Thanksgiving and the holidays can be exciting and busy: There's always that one last assignment and test to do before the break hits, before we get to spend time with family and friends. And yet I've always found time at this point in the semester—usually on the car, train, or plane ride home—to reflect upon everything that has happened since the first day of school. It wasn't until my first Thanksgiving break at college that l could catch my breath and begin to realize how much I had learned already—about college and myself.
A couple of things became clear for me while reflecting on that first fall on my way home.
First, a syllabus isn’t just any handout. As a first-generation college student having come from an urban high school, I didn’t really know what a syllabus was for and was constantly surprised when my classmates not only seemed to be weirdly synchronized during class discussions but also could always divine when there’d be a test. Case in point, I showed up to my first midterm ever completely clueless that we had a test that day.
Something else I learned was that, shockingly, I had to study—and I had to figure out when exactly I was going to get that done. You see, my first semester coincided with my wanting to read a lot of Anne Rice novels, and that really cut into my study time, which was especially hard because I had barely studied at all in high school. Having the freedom to organize my time completely on my own was great, but I only wanted to do the things I felt like doing and ignore those that weren’t compelling to me.
Why am I talking about these experiences? At the dean’s office we see many students going through similar things as they transition to college. Part of our job is to assist you resolve these transition issues by helping you reflect on your experiences at Georgetown. Part of your job is to take time out, slow down, and think about how your life has changed—and will continue to change—as you move through the curriculum.
What did reflection do for me? It allowed me to understand myself, what I already knew or could do, and how that self-knowledge could help me succeed. Firstly, I realized that I had really good, solid academic behaviors. A syllabus is a big deal, but you know what? So is going to class, paying attention, taking notes, and doing the reading. That “stealth” midterm was a shock, but it didn’t destroy me. And I never ignored a syllabus again. You might be asking: “you did the reading? What happened to Anne Rice?” I noticed that my friends were doing their reading, which made me at least consider putting those novels aside. So there’s another lesson: surrounding yourself with good people who work hard—and have fun as well—is crucial to doing well and feeling good.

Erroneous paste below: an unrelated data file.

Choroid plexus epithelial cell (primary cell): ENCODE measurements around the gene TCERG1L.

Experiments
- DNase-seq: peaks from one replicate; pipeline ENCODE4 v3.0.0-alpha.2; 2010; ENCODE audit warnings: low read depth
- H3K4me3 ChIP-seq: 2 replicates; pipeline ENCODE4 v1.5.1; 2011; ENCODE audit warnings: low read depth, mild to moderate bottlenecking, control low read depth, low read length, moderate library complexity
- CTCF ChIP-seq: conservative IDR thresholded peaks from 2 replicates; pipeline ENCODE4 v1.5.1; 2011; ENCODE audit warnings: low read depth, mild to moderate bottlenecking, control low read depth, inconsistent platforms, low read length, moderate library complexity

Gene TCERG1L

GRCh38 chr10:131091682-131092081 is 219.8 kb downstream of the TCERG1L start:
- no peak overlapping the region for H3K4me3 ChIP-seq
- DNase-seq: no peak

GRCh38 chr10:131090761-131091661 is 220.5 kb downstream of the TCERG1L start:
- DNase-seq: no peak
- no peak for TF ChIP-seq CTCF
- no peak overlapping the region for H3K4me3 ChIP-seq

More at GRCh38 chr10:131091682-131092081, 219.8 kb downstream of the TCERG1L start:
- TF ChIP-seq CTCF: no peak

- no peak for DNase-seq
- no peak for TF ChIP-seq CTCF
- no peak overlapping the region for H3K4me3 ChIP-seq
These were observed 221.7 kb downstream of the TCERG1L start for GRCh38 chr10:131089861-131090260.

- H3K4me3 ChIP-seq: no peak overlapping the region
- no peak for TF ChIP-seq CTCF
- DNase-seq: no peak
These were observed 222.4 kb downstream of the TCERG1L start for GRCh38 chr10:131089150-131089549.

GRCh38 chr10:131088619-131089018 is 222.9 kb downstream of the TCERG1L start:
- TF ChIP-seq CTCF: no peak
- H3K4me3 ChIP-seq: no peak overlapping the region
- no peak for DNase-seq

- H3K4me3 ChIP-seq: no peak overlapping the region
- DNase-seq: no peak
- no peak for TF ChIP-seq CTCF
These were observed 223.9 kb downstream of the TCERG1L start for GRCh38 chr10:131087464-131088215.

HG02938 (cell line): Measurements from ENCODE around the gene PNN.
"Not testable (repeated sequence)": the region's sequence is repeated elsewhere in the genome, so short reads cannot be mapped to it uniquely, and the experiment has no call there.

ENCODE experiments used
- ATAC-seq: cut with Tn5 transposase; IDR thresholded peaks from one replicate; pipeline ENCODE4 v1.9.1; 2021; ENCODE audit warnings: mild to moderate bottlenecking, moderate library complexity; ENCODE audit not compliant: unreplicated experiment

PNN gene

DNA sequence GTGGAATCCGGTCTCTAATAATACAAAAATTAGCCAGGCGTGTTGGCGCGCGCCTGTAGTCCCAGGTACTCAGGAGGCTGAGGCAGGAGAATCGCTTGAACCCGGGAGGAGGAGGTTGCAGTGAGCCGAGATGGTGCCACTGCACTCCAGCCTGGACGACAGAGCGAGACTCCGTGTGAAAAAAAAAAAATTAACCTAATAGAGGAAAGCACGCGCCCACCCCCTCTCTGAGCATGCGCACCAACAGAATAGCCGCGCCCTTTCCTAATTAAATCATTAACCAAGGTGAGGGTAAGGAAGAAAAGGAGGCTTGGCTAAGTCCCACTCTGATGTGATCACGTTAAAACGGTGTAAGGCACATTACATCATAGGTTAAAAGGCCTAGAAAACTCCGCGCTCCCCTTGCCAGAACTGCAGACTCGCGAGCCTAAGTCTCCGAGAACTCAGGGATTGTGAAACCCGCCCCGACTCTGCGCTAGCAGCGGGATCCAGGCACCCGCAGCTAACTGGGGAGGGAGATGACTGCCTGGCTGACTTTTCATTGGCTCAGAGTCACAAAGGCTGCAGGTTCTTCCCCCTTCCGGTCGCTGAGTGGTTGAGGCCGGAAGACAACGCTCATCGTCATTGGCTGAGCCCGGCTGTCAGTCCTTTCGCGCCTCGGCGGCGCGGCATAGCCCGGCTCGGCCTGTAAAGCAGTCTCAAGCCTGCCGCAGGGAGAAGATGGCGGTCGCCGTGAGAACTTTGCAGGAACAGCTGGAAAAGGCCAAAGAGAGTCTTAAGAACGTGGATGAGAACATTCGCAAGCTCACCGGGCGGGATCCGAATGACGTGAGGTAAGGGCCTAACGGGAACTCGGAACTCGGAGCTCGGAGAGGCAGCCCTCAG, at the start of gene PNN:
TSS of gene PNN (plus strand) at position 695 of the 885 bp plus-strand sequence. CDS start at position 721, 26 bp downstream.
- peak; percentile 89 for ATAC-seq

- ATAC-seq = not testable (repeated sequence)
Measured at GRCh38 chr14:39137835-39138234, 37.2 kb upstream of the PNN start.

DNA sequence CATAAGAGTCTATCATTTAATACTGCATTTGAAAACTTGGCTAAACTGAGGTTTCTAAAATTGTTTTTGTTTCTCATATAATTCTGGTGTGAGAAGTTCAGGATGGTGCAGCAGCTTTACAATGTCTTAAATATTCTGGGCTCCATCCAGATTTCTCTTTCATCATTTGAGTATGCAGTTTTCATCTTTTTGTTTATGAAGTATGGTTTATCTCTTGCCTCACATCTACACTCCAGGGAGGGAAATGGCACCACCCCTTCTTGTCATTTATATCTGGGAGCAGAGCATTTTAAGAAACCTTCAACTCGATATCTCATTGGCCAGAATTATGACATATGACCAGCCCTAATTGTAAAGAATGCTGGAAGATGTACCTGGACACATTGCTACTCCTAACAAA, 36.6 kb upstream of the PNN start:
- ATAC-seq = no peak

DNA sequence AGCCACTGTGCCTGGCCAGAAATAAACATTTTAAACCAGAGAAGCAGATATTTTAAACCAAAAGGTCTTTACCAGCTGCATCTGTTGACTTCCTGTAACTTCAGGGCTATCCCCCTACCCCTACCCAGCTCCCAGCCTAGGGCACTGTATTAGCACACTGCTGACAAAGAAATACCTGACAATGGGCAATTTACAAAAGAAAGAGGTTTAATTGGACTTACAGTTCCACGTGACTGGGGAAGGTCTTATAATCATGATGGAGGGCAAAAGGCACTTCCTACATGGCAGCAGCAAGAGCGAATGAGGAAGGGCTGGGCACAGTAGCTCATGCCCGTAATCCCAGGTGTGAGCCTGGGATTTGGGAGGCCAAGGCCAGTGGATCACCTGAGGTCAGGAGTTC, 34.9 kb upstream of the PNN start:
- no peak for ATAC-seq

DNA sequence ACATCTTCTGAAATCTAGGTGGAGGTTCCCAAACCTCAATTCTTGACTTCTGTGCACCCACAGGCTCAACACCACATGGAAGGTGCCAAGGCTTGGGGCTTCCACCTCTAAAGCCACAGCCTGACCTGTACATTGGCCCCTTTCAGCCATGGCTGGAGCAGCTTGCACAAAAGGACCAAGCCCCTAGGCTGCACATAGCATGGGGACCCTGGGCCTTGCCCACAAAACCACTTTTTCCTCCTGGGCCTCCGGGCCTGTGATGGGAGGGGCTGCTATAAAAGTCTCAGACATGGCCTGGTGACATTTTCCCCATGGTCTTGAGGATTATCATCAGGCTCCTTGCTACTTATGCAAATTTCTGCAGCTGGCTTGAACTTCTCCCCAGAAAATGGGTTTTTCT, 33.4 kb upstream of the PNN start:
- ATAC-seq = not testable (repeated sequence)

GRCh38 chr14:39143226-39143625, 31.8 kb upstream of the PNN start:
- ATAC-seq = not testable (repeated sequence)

But that’s not enough. After all, friends have their own lives and own matters to attend to. What kept me going? I had to figure out for myself why I was supposed to do my school work beyond the obligation. What did Oedipus’ story have to do with mine? Not very much: except learning not to blind myself (figuratively, of course) to my own story and my own agency within it, which has been one of the most important and defining ways in which I view my life and the world. This lesson about not being blind to my own circumstance is what reflection during that first semester taught me about school, myself, and the relationship between the two. How will you reflect upon your experiences at Georgetown this semesters? What will you learn about your experience here? And how will it teach you about who you are and who you would like to become?
—Assistant Dean Javier Jiménez